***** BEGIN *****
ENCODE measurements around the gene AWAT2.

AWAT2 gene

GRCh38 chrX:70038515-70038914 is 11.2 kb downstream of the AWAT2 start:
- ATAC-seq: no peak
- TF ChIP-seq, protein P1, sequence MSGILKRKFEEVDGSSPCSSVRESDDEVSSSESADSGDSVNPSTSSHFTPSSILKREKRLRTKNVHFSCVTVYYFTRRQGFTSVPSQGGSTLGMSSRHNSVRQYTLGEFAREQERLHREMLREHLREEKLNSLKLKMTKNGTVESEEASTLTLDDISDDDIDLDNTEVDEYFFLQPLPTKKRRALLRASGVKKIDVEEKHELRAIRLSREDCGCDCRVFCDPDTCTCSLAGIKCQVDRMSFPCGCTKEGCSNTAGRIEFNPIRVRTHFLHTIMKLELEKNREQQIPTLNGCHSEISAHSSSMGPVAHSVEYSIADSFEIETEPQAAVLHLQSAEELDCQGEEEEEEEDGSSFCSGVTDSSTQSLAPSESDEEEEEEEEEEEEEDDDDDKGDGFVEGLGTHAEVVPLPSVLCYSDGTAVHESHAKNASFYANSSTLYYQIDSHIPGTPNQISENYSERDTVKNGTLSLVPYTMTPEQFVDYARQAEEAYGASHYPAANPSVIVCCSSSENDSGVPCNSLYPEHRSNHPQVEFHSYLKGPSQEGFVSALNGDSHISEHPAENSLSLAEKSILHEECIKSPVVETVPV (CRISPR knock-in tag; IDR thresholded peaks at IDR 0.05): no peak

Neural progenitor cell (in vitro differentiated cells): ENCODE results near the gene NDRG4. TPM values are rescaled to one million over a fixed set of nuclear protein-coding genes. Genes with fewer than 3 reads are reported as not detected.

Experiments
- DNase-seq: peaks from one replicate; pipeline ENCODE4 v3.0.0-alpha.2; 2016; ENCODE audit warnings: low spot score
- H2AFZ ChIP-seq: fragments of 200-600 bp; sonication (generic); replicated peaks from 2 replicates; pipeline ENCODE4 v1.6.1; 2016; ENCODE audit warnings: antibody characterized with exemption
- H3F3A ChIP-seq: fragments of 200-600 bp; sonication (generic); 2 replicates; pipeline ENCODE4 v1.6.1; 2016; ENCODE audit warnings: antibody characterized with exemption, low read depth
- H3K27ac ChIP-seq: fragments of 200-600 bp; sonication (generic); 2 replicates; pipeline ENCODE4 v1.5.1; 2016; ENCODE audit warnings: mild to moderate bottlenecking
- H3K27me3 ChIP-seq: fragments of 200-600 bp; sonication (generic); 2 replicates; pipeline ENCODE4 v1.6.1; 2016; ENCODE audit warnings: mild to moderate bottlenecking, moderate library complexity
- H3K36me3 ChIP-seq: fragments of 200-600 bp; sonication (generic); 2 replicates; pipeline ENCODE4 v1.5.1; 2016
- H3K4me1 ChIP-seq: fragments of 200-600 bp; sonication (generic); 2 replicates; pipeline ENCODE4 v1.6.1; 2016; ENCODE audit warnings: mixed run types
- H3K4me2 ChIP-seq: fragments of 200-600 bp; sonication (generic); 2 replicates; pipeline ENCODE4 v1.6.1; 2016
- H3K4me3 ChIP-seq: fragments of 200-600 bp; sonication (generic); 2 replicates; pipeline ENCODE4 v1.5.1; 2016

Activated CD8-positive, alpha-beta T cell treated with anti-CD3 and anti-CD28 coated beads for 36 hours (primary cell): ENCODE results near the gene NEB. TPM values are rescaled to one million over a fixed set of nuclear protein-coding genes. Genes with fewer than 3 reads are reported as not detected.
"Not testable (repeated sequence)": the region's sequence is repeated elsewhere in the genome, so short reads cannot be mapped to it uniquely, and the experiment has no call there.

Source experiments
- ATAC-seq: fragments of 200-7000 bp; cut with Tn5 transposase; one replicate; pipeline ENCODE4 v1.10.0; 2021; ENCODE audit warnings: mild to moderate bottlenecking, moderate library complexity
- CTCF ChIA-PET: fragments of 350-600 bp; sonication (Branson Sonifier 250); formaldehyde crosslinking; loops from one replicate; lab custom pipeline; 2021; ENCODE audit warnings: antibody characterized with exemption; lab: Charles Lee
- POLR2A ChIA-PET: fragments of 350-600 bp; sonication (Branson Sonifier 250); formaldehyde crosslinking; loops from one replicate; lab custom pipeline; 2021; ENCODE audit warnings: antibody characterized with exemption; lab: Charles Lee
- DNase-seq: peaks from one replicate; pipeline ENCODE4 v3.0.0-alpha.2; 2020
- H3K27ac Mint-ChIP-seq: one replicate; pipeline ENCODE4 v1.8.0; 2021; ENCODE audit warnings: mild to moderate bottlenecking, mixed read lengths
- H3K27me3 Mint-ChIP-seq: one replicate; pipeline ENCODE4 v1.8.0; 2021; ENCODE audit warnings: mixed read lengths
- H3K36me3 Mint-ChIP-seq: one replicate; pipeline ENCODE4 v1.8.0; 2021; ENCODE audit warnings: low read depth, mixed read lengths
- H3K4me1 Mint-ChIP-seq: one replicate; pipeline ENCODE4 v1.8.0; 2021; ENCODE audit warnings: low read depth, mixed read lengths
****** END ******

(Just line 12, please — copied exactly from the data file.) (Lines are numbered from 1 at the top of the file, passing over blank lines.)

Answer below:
- H3K27me3 ChIP-seq: fragments of 200-600 bp; sonication (generic); 2 replicates; pipeline ENCODE4 v1.6.1; 2016; ENCODE audit warnings: mild to moderate bottlenecking, moderate library complexity